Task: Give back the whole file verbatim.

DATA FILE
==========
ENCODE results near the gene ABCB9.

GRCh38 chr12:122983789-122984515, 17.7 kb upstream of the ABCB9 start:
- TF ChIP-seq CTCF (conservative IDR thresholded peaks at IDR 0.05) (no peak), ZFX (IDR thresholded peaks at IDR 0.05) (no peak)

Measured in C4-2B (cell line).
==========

ENCODE results near the gene ABCB9.

GRCh38 chr12:122983789-122984515, 17.7 kb upstream of the ABCB9 start:
- TF ChIP-seq CTCF (conservative IDR thresholded peaks at IDR 0.05) (no peak), ZFX (IDR thresholded peaks at IDR 0.05) (no peak)

Measured in C4-2B (cell line).